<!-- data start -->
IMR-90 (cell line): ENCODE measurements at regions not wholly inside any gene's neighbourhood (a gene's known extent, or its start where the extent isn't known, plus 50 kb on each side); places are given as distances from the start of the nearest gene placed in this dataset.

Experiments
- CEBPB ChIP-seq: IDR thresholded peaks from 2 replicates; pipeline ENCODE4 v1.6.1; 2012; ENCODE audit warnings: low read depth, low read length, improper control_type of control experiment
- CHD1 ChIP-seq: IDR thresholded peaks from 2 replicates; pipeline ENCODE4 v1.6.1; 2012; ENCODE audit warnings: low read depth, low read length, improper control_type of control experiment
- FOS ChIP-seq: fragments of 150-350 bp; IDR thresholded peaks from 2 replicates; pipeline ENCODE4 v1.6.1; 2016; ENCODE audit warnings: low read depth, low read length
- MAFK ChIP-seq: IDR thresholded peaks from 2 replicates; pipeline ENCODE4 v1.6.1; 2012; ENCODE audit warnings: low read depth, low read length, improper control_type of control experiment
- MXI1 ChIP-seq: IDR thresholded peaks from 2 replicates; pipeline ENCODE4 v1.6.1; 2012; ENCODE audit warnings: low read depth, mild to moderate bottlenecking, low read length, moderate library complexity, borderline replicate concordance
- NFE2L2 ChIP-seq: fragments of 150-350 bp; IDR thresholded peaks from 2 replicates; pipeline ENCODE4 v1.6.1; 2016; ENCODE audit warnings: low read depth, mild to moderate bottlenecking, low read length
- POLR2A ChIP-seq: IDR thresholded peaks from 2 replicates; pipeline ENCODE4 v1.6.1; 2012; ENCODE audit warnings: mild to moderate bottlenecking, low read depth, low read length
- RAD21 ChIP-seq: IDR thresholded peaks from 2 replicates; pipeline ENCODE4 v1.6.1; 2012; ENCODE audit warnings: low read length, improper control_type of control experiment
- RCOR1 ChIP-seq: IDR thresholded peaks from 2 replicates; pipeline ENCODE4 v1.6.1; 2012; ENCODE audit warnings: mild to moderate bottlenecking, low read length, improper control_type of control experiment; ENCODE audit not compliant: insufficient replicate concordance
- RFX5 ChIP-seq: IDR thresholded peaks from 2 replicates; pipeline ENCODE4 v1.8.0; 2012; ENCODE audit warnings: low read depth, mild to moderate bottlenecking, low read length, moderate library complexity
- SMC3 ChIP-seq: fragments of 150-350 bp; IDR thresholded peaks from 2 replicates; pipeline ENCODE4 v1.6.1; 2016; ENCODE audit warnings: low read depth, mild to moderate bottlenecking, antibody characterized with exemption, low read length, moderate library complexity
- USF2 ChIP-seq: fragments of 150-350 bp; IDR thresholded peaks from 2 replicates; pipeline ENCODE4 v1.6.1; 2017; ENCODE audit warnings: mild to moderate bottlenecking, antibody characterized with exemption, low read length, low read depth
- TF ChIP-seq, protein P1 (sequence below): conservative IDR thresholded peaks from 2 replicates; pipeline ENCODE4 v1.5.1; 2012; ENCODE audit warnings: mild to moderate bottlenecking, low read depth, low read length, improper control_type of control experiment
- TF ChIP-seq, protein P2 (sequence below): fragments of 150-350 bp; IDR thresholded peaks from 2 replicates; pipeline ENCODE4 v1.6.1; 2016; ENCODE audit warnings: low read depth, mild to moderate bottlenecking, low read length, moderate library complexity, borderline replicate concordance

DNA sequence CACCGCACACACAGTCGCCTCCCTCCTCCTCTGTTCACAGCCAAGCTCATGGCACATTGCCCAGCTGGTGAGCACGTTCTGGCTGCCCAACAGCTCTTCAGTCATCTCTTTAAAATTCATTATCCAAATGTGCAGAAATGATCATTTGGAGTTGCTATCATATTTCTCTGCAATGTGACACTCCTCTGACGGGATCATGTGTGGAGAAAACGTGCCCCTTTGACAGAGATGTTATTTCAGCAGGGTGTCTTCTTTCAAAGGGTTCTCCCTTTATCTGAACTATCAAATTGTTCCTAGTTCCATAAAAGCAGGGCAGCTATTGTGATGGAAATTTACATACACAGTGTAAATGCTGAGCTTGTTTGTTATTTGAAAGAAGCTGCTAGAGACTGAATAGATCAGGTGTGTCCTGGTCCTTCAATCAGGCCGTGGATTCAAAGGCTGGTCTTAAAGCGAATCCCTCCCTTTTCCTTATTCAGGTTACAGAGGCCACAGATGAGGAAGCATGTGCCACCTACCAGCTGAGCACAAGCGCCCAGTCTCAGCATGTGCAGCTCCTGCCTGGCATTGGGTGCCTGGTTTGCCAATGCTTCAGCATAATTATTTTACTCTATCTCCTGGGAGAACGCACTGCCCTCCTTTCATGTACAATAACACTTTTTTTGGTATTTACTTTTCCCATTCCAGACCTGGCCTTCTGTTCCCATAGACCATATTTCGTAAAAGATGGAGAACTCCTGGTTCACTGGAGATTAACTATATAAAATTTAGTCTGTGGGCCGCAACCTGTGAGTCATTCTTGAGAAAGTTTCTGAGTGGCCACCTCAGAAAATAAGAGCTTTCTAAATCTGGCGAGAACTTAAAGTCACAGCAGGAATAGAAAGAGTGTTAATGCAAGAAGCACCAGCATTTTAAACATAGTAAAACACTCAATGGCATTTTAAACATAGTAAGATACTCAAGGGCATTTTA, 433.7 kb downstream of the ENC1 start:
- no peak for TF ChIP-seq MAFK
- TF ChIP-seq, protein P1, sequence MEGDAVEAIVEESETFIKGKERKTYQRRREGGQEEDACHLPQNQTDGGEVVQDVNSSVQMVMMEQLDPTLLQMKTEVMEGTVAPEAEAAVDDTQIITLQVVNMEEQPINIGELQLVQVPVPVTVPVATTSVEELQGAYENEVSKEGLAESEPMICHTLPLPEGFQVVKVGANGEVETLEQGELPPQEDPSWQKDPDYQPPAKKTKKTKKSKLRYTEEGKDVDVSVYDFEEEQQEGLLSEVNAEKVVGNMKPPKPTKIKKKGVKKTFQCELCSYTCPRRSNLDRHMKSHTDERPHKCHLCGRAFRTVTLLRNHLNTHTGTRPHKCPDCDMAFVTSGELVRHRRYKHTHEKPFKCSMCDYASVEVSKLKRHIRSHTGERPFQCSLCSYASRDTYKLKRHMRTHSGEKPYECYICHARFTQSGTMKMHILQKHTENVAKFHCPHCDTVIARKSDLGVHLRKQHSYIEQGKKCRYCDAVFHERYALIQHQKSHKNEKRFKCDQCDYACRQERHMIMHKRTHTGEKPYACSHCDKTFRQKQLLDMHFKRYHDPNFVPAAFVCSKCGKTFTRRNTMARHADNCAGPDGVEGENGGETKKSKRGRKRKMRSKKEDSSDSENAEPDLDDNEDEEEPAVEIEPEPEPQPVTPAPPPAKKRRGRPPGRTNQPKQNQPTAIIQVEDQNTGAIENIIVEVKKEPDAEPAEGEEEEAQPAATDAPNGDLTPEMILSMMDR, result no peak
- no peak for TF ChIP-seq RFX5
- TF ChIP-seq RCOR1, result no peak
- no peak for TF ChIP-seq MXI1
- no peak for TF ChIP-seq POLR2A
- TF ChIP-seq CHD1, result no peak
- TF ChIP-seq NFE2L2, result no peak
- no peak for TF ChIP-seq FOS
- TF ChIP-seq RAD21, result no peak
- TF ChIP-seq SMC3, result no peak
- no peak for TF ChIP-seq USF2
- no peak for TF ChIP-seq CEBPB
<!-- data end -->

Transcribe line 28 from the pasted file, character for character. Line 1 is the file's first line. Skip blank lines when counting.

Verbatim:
- TF ChIP-seq SMC3, result no peak